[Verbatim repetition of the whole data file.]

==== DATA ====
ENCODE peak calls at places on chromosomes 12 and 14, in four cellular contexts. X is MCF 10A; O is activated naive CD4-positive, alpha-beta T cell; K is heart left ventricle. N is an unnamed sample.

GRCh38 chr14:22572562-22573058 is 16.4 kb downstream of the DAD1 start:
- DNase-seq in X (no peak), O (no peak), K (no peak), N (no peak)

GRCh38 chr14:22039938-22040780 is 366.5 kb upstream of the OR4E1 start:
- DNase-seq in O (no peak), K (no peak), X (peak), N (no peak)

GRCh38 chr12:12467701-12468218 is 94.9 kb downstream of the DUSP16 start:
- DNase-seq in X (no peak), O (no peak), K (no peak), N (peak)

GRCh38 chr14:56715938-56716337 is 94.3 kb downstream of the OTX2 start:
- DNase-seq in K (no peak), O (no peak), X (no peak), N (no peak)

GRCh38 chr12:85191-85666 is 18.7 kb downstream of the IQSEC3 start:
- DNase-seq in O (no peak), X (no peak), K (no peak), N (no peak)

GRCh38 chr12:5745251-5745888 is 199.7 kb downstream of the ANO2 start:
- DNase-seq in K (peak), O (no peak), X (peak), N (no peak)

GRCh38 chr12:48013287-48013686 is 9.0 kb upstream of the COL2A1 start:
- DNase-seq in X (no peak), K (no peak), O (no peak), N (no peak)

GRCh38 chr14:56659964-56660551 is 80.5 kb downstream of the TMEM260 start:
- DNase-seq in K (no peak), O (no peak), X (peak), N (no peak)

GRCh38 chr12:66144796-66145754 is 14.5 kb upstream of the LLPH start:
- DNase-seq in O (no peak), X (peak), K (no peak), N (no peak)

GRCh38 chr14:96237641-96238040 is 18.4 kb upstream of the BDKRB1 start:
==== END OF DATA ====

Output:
ENCODE peak calls at places on chromosomes 12 and 14, in four cellular contexts. X is MCF 10A; O is activated naive CD4-positive, alpha-beta T cell; K is heart left ventricle. N is an unnamed sample.

GRCh38 chr14:22572562-22573058 is 16.4 kb downstream of the DAD1 start:
- DNase-seq in X (no peak), O (no peak), K (no peak), N (no peak)

GRCh38 chr14:22039938-22040780 is 366.5 kb upstream of the OR4E1 start:
- DNase-seq in O (no peak), K (no peak), X (peak), N (no peak)

GRCh38 chr12:12467701-12468218 is 94.9 kb downstream of the DUSP16 start:
- DNase-seq in X (no peak), O (no peak), K (no peak), N (peak)

GRCh38 chr14:56715938-56716337 is 94.3 kb downstream of the OTX2 start:
- DNase-seq in K (no peak), O (no peak), X (no peak), N (no peak)

GRCh38 chr12:85191-85666 is 18.7 kb downstream of the IQSEC3 start:
- DNase-seq in O (no peak), X (no peak), K (no peak), N (no peak)

GRCh38 chr12:5745251-5745888 is 199.7 kb downstream of the ANO2 start:
- DNase-seq in K (peak), O (no peak), X (peak), N (no peak)

GRCh38 chr12:48013287-48013686 is 9.0 kb upstream of the COL2A1 start:
- DNase-seq in X (no peak), K (no peak), O (no peak), N (no peak)

GRCh38 chr14:56659964-56660551 is 80.5 kb downstream of the TMEM260 start:
- DNase-seq in K (no peak), O (no peak), X (peak), N (no peak)

GRCh38 chr12:66144796-66145754 is 14.5 kb upstream of the LLPH start:
- DNase-seq in O (no peak), X (peak), K (no peak), N (no peak)

GRCh38 chr14:96237641-96238040 is 18.4 kb upstream of the BDKRB1 start: